I was looking forward to reading The Hypnotist, there was a lot of buzz around this book and I am always on the look out for a good detective story with a strong and engaging master sleuth. Since The Hypnotist was a best-seller and Lars Kepler was touted as the next Stieg Larsson, I eagerly took it off my “Kobo shelf” and started in.
Unfortunately, I found this novel to be a big disappointment.
The story itself has far too many plot lines that tenuously hinge together through the past and present actions of the main character, the well-known but disgraced clinical hypnotist, Erik Maria Bark. The scenes in the story are dark and violent examples of mental illness and abuse in the extreme, but without any solid follow through the many storylines are just instances of gratuitous brutality serving to shock the readers. The plot jumps from murder to murder in a wild, chaotic frenzy with a very tenuous thread to link them to the story and none of them have a satisfying conclusion. A long (over 100 pages!), 10 year old flashback, haphazardly inserted in the middle, bogs down the narrative, and while providing a little background for the main storyline, leaves the reader with a lot of questions that are never addressed in the book.
The characters are flat, wooden and unlikeable for the most part. They are all psychologically damaged, some more than others, but their stories are not explored or explained. I had little investment in any of them as there was no character development and therefore no way to engage with or understand them. The main character, Erik Maria Bark, the hypnotist, stumbles along in life, popping pills to cope with the increasing tension in his marriage and even when faced with the possibility of losing his son, is incapable of showing any strength of character one would expect in his situation. Erik’s wife, Simone, is a wretched, whiny, self-absorbed woman who, devastated by her son’s kidnapping, fails to use any intelligence in reconstructing the events of the crime and fails to communicate the most crucial information to the police or to her husband. The police detective, Joona Linna, has a minimal role in the novel and lacks the charisma, quick wit and razor-sharp sleuthing skills that I have come to expect in any mystery or action book I read. I did not find the lesser characters anymore compelling, while their stories may have been interesting, the author(s) chose to leave the details and nuances of their lives to the imagination, thus they remained cardboard-like players in this tale.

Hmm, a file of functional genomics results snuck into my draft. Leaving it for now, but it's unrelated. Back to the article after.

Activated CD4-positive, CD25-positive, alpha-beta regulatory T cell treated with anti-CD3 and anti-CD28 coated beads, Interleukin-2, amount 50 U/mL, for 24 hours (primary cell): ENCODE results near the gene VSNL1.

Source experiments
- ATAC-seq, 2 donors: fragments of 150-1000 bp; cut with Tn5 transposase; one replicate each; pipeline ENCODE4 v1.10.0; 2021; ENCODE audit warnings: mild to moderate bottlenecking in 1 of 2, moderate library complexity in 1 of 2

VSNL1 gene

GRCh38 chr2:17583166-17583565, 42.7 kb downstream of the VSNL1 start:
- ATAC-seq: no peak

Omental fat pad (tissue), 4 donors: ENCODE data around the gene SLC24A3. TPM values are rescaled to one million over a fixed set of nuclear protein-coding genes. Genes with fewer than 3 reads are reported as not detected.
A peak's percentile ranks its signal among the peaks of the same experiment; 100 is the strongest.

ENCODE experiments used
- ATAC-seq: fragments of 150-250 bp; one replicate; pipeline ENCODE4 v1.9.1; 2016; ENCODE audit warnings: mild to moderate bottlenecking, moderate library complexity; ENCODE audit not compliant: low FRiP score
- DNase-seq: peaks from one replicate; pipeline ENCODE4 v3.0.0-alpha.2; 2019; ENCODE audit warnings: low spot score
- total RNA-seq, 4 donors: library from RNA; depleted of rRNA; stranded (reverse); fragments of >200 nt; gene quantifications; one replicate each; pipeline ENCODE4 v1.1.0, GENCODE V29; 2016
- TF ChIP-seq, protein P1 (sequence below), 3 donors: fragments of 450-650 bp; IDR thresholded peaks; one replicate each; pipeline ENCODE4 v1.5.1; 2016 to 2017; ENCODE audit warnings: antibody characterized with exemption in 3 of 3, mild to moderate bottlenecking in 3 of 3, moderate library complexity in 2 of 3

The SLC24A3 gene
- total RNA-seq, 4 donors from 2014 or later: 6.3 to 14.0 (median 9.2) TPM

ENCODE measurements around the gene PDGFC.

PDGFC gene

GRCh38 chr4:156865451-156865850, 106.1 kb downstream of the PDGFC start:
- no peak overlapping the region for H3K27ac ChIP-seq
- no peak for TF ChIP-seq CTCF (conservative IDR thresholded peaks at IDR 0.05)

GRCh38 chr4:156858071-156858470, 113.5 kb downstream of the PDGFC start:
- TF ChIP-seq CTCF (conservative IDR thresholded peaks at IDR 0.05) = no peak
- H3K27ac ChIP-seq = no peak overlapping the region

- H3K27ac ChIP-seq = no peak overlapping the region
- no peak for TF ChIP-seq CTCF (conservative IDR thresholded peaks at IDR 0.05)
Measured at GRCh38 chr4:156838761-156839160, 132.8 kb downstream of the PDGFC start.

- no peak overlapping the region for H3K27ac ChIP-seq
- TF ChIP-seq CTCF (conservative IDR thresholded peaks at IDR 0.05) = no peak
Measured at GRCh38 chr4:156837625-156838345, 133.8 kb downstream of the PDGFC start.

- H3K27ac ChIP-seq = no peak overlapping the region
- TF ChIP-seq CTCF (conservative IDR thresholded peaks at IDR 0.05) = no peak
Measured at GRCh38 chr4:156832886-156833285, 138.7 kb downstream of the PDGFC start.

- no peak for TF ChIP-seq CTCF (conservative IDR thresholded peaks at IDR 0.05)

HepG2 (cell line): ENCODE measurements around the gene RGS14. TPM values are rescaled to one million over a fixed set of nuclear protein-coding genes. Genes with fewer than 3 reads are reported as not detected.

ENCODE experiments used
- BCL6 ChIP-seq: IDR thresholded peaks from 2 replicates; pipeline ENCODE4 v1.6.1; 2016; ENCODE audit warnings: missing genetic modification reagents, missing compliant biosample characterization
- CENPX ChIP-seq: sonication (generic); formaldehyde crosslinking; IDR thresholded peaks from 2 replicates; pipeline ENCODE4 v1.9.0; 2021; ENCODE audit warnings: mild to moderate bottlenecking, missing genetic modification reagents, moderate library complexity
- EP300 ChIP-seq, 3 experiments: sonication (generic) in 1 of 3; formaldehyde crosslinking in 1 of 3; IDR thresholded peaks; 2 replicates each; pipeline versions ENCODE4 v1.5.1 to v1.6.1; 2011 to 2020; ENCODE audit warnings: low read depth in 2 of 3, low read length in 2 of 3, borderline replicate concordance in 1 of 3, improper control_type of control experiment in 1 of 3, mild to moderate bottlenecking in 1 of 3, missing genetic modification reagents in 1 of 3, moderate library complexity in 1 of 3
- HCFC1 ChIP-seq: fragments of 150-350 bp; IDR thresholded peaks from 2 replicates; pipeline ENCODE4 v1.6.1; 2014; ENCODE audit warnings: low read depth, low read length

Overall, I did not enjoy this book. I was frustrated, annoyed and a little bored throughout the story. I did not feel that the plot was compelling and I had no empathy for the characters. I would not recommend this novel.